"On programs like this, we're not going to force an inmate," he said. "To force somebody into that program would probably not do an inmate any good whatsoever."

Bilodeau said county jails don't have the same authority as juvenile facilities over youth educational programs.

"If they don't comply there are consequences," he said of juvenile detention. "We don't have the power to enforce anything, [to say] 'go and learn.' "

But Simms said that shouldn't be an excuse. Most parents wouldn't tell a child it's OK to skip school; the state shouldn't either.

Simms said the compulsory education law is in place, in part, to make sure youths "are not just being a bum, hanging out, [but are] doing something positive."

"Even if the young man did say that, you don't accept that," he said of Latu. "This is the only thing that is going to rehabilitate him and set him on the right path."

When asked about Latu's educational status, records at the state Office of Education (USOE) didn't list him as incarcerated, let alone being a minor.

"Our program should be routinely picking up everyone who is in that jail," said Jeff Galli, adult education specialist with the USOE.

Galli said it should be easy to enroll in a jail education program, which are government funded. He said he was "disheartened" to hear that Latu was reportedly experiencing the same troubles Johnson had in 2008.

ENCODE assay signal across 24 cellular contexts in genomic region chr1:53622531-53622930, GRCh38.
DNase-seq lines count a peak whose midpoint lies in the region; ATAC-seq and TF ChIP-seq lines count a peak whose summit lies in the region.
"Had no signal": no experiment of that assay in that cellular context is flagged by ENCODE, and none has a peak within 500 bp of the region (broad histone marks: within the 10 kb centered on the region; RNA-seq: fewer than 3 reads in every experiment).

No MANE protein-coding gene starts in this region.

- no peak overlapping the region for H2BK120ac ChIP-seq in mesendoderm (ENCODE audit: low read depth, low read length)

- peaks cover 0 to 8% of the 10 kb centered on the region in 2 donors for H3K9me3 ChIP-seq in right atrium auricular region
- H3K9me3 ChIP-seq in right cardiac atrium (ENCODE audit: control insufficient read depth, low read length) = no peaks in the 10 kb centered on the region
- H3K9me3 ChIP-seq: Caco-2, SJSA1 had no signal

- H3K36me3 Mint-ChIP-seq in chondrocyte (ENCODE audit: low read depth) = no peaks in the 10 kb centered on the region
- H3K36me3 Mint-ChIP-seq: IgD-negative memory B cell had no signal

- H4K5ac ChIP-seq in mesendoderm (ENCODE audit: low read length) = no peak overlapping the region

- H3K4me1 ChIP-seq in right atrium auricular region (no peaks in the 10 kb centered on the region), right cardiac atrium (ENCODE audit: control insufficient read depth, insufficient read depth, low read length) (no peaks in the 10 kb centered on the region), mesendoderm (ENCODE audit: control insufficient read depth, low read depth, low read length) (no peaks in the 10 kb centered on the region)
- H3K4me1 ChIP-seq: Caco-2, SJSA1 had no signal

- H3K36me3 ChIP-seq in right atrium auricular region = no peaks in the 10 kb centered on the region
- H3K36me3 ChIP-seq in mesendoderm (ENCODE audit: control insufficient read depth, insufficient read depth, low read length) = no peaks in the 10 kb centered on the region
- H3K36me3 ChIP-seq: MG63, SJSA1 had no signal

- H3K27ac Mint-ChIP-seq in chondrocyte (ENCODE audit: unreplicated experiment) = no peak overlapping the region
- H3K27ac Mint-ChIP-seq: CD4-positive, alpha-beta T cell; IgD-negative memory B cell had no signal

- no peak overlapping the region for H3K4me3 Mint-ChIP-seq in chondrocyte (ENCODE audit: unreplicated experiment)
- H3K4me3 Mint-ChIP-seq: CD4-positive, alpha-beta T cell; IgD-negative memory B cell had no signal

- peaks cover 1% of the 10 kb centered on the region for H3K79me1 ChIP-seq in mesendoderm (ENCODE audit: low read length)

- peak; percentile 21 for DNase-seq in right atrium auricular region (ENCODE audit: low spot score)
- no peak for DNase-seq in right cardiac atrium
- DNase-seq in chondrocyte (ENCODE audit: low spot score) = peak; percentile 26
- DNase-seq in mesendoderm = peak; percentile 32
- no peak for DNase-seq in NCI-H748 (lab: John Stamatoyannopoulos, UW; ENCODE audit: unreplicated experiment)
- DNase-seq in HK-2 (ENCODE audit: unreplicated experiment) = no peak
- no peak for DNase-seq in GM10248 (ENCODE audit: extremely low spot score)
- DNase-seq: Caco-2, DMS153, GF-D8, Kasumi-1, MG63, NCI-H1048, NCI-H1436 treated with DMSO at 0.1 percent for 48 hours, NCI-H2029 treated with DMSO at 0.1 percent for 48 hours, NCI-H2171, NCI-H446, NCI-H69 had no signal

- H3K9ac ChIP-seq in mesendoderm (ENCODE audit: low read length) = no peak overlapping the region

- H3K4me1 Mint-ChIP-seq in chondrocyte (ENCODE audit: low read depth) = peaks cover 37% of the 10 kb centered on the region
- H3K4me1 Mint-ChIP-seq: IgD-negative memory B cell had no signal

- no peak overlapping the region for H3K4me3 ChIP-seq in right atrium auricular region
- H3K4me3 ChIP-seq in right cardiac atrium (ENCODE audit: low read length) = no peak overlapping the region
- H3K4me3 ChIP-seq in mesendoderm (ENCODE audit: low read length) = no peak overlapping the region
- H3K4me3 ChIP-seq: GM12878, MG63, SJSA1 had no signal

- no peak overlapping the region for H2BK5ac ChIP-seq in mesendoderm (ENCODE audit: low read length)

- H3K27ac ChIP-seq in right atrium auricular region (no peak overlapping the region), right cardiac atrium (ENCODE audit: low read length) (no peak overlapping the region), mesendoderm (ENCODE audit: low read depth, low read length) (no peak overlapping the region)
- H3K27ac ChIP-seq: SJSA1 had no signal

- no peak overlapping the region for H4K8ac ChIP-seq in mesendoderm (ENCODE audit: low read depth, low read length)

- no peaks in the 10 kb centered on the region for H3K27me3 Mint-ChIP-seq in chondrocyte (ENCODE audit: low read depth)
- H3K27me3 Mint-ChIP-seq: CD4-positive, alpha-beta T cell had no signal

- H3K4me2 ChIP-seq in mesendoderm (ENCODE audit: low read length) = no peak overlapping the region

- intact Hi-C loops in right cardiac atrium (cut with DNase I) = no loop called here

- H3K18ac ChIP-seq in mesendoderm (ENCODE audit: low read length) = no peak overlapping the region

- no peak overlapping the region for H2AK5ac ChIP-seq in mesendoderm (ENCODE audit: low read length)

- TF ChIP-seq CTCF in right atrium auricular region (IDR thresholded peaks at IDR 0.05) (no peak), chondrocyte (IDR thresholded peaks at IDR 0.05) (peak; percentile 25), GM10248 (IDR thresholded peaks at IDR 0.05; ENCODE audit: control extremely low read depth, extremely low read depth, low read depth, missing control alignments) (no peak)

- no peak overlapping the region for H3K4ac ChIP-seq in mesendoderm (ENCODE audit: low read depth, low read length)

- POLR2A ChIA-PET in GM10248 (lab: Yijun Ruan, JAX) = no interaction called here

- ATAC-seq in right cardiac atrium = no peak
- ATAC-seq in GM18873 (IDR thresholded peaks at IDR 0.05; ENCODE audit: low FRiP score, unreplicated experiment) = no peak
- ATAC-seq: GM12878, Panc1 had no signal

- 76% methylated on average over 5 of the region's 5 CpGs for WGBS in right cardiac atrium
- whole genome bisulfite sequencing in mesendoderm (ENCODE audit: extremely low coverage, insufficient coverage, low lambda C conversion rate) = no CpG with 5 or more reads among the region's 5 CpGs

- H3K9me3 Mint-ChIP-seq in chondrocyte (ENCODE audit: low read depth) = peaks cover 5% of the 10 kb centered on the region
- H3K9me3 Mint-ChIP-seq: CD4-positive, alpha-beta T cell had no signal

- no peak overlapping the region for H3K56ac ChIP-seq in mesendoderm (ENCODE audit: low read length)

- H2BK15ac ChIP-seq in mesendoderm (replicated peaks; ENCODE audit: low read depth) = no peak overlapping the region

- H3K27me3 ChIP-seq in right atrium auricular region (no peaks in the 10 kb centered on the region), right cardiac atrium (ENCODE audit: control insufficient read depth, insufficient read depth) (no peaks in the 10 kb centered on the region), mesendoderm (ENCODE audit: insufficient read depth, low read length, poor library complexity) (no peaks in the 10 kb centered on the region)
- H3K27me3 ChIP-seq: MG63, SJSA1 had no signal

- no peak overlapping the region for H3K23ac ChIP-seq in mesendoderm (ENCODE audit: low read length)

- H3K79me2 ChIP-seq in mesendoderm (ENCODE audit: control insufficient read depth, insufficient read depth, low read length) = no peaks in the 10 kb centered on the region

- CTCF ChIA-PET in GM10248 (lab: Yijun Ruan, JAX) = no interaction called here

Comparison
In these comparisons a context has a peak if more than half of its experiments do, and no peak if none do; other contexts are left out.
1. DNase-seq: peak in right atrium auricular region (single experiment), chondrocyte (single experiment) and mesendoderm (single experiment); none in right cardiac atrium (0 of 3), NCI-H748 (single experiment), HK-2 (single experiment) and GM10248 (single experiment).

"That should not have happened either," Galli said. "He [Latu] had fallen through the cracks, too."

Education helps rehabilitation • Tulman said the main problem is a lack of concern about what happens to such youths. But that's a mistake.

"It's completely illegal and counterproductive," he said of not providing educational services to incarcerated youths.

Most young offenders are likely to be released at some point and ignoring the issue could leave the state vulnerable to a lawsuit for violating their guaranteed right to an education.

"Rather than educating people adequately and appropriately, we rely on incarceration," Tulman said. "We incarcerate children at a rate that is almost five times as great as the next highest country. And we send people away for much longer sentences than you find in other countries. Then, we don't educate people who are incarcerated, so we've created a situation in which people are less equipped to successfully reintegrate [into society]."

In addition, he said, the state should immediately evaluate teens like Latu when they enter any jail or prison because federal law ensures additional resources are available to youths with learning disabilities. However, if an incarcerated youth has not been identified previously as eligible for special education services, that must happen before the minor turns 18. Tulman said such youths should always be evaluated before they're sentenced to make sure they end up where they can receive appropriate services.

"It could actually help the defendant a lot if the attorney knows enough to look at the education needs," he said.

In Utah, any individual who fails to comply with the compulsory education law could face prosecution for a class B misdemeanor, Simms said.

Simms views education as a long-term benefit to society.

"It's very important to educate those people who are in jail and under the age of 18," he said. "Most people who are sentenced and most people who commit crimes [at that age] are eventually released back into society. Do you want that person rehabilitated?"

jstecklein@sltrib.com

Twitter: @sltribjanelle